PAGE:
I've almost got no words about the Mott show…but I'm sure I'll find some. It's been kind of a crazy week here so I wasn't even really focused on the show ahead of time. Tuesday was busy…trying to get started on insurance, etc. from the car accident. Our poor car is in limbo, still at the tow truck driver's because, since the other drivers went to the hospital, we couldn't get insurance info and the police report wasn't ready. So we managed to get a rental and tried to get ourselves recombobulated (why have I never used this word before?), and that was about it. We took off midday on Wednesday and had a painless, sunny drive up to Chicago. We checked into our hotel, which was relatively cheap, with a tiny room, but had a splendid view of one of my favorite buildings, the Carbon and Carbide building. We headed over to take some pictures of the marquee and immediately ran into fellow Ianites Rick and Betsy Graves. It seemed a good sign! We walked around taking pictures, guessing who else was there for the show. Ernie looked at one guy walking towards us, a bit older, shaggy hair, and said to him, "Mott?" They both laughed and high fived or fist bumped or something like that. We were not the only ones giddy with excitement. We chatted for a bit with Connie Van Beek and all I could think of was how glad I am that we splurged and did this, and how very, very good it felt to be with our tribe.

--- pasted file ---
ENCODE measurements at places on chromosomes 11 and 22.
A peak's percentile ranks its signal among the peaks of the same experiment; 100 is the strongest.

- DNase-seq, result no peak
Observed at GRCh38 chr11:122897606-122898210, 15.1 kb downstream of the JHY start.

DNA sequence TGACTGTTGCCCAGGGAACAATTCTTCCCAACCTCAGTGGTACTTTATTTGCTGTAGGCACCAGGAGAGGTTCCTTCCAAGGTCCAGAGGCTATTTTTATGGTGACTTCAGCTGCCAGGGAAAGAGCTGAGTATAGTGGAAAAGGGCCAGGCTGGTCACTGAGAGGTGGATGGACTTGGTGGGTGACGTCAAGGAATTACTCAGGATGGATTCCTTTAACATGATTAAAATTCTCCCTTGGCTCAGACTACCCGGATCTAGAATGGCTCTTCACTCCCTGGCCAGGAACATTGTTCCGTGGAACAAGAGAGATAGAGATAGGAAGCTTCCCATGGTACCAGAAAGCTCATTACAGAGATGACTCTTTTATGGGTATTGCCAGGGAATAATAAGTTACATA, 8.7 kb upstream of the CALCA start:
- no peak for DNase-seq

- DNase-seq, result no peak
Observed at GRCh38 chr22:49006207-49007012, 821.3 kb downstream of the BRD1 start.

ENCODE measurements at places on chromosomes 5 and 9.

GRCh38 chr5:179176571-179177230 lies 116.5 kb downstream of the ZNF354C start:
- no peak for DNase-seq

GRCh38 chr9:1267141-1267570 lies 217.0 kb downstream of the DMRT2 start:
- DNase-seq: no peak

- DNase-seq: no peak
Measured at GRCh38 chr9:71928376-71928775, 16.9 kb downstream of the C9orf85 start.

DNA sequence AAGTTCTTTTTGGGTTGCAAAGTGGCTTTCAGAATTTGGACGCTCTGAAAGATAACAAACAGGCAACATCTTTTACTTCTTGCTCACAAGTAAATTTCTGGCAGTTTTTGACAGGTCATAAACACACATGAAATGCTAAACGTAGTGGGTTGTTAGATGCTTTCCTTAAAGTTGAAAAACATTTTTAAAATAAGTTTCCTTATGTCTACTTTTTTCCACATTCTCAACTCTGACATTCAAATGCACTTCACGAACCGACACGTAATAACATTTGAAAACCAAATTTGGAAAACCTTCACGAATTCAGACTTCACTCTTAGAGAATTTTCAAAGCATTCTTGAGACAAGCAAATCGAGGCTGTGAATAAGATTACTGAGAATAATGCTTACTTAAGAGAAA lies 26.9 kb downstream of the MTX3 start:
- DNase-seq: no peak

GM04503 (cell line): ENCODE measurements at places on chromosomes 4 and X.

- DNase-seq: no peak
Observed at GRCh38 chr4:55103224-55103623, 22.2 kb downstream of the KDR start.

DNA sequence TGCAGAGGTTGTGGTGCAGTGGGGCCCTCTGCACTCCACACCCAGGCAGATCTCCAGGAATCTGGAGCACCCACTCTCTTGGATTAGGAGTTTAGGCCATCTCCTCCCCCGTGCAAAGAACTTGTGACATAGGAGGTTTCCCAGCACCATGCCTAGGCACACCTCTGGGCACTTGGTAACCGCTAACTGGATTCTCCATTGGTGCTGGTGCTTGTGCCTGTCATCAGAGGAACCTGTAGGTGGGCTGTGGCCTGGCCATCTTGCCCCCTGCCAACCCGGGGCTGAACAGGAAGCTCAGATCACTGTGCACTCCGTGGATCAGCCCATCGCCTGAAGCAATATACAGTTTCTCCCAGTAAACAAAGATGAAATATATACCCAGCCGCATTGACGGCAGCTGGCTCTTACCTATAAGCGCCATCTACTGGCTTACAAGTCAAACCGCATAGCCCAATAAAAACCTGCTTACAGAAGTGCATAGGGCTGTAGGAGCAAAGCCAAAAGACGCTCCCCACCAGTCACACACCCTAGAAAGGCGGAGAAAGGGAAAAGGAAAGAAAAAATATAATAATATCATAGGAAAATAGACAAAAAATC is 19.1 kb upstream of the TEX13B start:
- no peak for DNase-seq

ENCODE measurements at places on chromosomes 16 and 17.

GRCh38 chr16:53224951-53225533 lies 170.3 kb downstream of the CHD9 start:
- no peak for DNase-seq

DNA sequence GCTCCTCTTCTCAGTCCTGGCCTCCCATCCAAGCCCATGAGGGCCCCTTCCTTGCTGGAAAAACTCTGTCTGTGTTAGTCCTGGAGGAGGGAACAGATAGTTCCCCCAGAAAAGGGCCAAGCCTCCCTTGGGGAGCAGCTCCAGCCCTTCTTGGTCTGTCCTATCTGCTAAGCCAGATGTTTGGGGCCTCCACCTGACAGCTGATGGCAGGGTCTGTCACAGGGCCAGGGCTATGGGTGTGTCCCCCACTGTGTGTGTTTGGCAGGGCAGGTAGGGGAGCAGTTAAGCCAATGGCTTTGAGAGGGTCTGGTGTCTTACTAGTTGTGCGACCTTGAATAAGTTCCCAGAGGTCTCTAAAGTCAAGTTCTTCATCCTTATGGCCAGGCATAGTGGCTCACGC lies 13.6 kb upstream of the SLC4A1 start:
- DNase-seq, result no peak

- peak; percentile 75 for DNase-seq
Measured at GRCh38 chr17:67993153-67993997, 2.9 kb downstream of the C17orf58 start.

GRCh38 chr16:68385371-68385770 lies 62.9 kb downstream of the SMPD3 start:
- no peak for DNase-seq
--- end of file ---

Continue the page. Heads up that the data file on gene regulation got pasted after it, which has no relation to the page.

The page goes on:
We headed across the street to take a shot from there, and a woman came up and said, "Give me your phone, I'll take a picture," and kind of pushed us into position. I remember thinking that perhaps it was stupid to hand someone my phone and walk away, but it was all good. We saw Debbie Stewart and Jeff Evans under the marquee and waved and made our way over. As we stood laughing and taking pictures who practically walked into us but the inimitable Brad Elvis and Chloe Orwell. It all seemed meant to be. We had dinner with Jeff and Debbie and Steve Lindstrom and it was gloriously fun. It felt so right, so good to be with people that you can almost speak to in shorthand because there are so many shared memories and influences. Again, it was our tribe. Our people.
The show was, well, I gotta go with the word glorious again. It was perfect. Perfectly imperfectly perfect…joyous and raucous and loud and strong and electric. I was struck by how DIFFERENT it was from all the Ian shows I have seen. I've seen Ian about a million times. Well, ok, not a million, but a fair number, starting from when I somewhat listlessly accompanied a friend to see Heart at the International Amphitheatre when I was 17 and found myself blown away by the opening act of Hunter/Ronson Band, I see him every time I can manage. And, throughout those shows, I've heard a good number of these songs done by him and the amazing Rant band. However, this felt completely different….looser, more rambling, more organic, more alive. Damn it, none of that is exactly it, but it was definitely Mott the Hoople, not Ian Hunter. Ian was fucking incredible, and as much as I watched Ariel Bender and Morgan Fisher, and the always amazing James Mastro, Mark Bosch, Paul Page, Steve Holley and Dennis DeBrizzi, it was Ian I couldn't take my eyes off of. And folks…he's 79 and 5/6; he's not 80 YET! His voice was incredibly strong and he seemed to be having fun…he seemed lighthearted and joyful. And at the very end of Dudes, when he said, "Hey you there. You with the glasses. I want you. Meet me after the show. I can still do it," and laughed, pointing to himself, nobody standing in the audience had one fucking doubt.
He can still do it.
Ian Hunter forever.
Thanks to Brad Elvis for the picture!!
And on another note—-my photos will be up tonight at 25 O'Clock as part of the Boneyard Arts Festival! Hope to see some of you there. They'll be up at least through Sunday.